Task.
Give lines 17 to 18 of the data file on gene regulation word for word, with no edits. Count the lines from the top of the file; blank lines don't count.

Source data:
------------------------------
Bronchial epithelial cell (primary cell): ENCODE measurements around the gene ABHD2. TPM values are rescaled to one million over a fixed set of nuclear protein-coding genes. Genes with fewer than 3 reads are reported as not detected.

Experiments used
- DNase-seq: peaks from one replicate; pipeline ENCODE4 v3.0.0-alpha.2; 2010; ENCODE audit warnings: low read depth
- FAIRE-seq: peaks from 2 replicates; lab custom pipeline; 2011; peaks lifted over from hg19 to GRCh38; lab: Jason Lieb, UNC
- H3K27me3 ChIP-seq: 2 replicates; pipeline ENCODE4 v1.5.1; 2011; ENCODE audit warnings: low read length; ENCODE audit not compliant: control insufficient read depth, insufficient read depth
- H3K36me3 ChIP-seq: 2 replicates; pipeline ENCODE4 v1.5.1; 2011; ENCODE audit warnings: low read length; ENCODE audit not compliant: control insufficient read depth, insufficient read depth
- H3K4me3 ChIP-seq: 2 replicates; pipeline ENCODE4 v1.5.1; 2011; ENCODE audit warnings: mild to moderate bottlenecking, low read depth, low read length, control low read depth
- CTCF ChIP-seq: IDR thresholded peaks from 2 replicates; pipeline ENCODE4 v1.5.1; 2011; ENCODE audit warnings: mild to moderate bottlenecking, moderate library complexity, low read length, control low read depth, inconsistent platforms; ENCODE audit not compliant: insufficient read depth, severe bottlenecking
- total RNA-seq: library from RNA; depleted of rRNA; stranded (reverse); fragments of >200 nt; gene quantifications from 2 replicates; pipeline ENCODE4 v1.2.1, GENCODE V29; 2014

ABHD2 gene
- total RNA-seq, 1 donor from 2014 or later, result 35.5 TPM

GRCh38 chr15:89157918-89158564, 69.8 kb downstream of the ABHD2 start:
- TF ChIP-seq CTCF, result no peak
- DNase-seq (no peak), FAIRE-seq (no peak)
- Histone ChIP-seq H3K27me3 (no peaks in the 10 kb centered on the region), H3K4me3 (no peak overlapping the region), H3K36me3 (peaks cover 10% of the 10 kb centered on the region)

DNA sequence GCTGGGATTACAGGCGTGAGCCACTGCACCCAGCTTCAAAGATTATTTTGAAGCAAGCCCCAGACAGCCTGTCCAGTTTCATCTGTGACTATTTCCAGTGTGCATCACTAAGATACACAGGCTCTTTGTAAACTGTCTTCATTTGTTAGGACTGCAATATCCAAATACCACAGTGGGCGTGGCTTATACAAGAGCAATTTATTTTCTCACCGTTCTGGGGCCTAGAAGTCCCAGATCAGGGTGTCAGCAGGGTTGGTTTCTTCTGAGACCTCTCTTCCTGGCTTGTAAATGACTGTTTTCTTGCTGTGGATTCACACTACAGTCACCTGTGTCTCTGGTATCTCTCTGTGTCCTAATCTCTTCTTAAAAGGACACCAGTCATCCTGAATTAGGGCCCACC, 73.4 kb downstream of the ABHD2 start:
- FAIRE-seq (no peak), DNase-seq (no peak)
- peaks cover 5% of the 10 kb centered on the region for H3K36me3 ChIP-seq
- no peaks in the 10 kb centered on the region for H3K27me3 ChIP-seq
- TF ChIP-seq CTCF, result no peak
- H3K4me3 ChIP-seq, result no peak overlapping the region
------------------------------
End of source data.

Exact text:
- FAIRE-seq (no peak), DNase-seq (no peak)
- peaks cover 5% of the 10 kb centered on the region for H3K36me3 ChIP-seq